On May 9, 2010, the NY Times reported that insurance companies and employer groups are also objecting to the rules.

In a suit over the rules, Magellan and other companies said the concept of nonquantitative limits was “boundless and ill defined” and would reach virtually every policy and procedure used to manage mental health benefits.

As most mental health providers can readily attest, the procedures used by insurers and managed care organizations to limit costs and usage of behavioral health services have themselves been “boundless and ill defined”; after all, a treatment plan certainly could not be a valid treatment plan if it is printed on the wrong form. The MBHOs have been innovative in their development of “every policy and procedure used to manage mental health benefits.” Unfortunately, most of that management has consisted of denying or limiting the amount of service provided and placing onerous requirements on providers.

The NYTimes article states that:

One premise of the law is that mental illnesses often have a biological basis and can be treated as effectively as many physical ailments. But insurers say it is impossible to use the same techniques in managing the treatment of colon cancer and schizophrenia, or heart failure and major depression.

What do you think? Is it reasonable to assume that mental illness and addiction can be managed using the same techniques as are used to manage the treatment of cancer or heart disease?

Please share your comments below.

Mental Health Parity….finally

Based on discussion on the SOS User Forum and comments on our first blog entry, the passage of parity of mental health services with those in the general health arena is a pressing issue for our users. In fact, this is a landmark event in the entire behavioral health community. There is considerable discussion in the newsletter world and in the blogosphere about the final approval of the Paul Wellstone and Pete Domenici Mental Health Parity and Addiction Equity Act of 2008, a bill that was rolled into the financial rescue package approved by Congress last week. Senators Wellstone and Domenici started work on this bill twelve years ago. Sen. Wellstone was killed in an airplane crash in 2002, but Sens Domenici, Kennedy and others had actively worked for passage of the bill and consider it a major part of their body of work and a tribute to Paul Wellstone.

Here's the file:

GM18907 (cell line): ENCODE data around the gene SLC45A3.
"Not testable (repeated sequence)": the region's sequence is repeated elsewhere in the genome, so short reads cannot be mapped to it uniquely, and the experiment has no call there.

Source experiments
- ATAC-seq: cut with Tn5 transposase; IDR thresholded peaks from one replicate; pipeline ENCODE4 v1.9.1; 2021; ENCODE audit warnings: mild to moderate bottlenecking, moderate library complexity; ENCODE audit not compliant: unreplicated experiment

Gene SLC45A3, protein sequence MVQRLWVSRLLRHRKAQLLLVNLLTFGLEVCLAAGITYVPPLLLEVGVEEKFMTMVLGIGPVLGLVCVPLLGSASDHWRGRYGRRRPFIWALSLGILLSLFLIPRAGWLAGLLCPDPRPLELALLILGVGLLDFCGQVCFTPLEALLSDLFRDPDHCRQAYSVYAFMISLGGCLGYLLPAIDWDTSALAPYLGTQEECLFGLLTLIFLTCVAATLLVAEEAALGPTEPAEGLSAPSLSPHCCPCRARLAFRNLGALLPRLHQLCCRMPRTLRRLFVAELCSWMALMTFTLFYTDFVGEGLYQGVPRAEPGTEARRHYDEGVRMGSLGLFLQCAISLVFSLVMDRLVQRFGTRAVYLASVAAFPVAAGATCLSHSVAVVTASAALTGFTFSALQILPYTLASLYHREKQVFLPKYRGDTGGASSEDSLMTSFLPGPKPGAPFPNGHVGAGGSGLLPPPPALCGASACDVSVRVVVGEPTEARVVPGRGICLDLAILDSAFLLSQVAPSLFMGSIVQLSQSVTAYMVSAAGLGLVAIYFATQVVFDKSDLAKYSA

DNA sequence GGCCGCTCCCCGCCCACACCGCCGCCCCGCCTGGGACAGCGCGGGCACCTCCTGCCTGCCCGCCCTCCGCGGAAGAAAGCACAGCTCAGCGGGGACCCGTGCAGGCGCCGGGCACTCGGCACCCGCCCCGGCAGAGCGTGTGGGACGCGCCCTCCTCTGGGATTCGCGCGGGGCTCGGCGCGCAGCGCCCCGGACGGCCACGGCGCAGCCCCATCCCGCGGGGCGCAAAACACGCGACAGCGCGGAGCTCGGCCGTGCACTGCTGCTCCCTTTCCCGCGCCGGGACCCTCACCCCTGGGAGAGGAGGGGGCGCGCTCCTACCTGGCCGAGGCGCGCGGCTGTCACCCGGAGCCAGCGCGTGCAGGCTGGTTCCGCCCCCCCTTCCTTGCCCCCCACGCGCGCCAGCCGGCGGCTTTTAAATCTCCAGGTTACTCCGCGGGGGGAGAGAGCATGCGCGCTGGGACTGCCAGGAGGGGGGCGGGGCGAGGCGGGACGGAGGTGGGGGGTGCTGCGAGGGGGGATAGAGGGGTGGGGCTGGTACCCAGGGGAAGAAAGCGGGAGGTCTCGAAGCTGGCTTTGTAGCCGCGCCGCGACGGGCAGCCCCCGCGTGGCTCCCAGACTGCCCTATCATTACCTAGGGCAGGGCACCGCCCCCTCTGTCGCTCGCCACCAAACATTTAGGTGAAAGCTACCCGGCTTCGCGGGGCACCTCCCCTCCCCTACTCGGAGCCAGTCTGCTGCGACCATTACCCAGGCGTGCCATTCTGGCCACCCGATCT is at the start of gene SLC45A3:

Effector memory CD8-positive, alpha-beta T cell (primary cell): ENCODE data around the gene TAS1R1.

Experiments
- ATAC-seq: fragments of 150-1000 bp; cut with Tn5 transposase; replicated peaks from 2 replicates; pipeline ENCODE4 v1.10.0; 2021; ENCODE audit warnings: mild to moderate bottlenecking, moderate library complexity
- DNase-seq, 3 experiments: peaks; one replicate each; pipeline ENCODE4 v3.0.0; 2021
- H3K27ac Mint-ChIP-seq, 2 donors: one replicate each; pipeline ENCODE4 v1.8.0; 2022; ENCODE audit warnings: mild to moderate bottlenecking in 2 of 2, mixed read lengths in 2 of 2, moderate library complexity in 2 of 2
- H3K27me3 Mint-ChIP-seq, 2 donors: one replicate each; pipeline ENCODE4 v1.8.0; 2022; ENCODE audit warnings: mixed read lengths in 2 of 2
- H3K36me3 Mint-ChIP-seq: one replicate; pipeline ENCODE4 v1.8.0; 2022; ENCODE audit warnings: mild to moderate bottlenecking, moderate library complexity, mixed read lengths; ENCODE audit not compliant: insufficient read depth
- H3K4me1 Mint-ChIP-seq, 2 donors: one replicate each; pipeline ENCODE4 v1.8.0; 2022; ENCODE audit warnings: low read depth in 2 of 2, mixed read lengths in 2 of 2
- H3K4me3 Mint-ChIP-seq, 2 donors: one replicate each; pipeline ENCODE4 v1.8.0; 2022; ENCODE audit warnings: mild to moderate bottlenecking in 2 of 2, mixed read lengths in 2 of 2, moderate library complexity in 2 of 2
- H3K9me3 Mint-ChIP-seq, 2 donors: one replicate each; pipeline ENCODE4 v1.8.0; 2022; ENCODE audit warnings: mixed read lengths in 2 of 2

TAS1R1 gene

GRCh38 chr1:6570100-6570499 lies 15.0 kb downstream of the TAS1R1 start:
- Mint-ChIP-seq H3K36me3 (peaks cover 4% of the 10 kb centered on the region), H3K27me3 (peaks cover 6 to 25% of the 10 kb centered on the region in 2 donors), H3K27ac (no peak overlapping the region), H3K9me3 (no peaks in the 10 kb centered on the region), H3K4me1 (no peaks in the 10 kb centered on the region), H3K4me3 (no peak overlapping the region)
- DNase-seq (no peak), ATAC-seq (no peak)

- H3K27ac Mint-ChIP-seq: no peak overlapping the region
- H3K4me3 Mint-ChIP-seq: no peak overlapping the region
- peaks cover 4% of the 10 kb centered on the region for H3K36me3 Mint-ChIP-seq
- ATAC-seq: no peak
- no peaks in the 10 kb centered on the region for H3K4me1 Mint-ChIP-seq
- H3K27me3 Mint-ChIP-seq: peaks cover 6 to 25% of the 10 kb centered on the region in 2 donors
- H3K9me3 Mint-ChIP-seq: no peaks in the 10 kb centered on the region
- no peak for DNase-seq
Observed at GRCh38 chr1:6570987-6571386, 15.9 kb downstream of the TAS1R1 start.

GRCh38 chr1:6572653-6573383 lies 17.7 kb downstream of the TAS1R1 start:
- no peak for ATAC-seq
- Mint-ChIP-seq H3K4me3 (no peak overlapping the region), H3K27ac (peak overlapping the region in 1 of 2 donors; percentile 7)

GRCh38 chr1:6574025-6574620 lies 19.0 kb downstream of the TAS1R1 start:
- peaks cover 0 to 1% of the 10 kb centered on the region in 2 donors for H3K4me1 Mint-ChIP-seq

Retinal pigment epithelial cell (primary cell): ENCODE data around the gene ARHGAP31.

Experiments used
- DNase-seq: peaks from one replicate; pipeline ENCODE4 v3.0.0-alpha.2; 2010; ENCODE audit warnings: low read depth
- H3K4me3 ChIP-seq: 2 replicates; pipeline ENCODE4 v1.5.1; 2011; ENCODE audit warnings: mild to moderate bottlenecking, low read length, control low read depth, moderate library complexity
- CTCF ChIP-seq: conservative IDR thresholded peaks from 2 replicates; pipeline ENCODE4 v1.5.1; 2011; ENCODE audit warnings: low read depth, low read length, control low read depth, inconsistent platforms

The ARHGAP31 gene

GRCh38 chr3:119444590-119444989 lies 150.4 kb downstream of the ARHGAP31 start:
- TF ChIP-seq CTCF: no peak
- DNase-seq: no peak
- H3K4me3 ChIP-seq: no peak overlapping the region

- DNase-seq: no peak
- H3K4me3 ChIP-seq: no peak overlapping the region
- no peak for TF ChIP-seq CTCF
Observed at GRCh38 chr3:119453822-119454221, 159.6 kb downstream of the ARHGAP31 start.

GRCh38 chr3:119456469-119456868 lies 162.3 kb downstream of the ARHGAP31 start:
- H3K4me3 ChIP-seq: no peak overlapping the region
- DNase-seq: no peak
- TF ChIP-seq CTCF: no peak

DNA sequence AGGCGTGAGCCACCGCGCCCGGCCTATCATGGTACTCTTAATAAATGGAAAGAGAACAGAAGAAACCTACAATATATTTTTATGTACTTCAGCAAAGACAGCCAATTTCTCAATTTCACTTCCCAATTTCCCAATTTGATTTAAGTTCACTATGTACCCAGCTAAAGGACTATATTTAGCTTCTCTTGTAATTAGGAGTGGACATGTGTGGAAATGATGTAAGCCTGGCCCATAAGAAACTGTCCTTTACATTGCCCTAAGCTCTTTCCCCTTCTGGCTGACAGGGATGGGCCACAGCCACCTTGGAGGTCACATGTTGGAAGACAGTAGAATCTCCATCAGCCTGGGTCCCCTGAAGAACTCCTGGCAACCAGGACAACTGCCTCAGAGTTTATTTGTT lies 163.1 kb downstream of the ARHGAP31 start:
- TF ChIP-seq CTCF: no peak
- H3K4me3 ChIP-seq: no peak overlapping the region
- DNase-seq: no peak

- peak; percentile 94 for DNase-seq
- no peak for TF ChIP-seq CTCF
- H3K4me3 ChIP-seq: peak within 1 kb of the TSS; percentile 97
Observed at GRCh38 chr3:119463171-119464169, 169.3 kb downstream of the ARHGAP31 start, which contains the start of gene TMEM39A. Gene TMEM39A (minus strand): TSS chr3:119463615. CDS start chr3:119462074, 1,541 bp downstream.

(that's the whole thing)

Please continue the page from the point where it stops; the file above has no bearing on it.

What will the effect be for providers of mental health services? Will there be differences in effect if you work in the public vs. the private arena? What do you think the impact of this bill will be for your organization? What’s your take on this historic event?

Monica Oss, CEO of Open Minds, indicates that the legislation becomes effective October 2009 and should be implemented by most plans by January 2010. She believes the ramifications will be far-reaching and will occur over the next several years. She suggests the following impacts among others:

  • Behavioral healthcare spending currently misclassified in primary care and emergency rooms will start to be properly classified.
  • Insurance premiums will increase slightly.
  • Funding for mental health and addiction services may be distributed more between public funding and private insurance sources.

Read her entire article at 

Vince posted NPR’s story in his comment yesterday: You can find other stories at;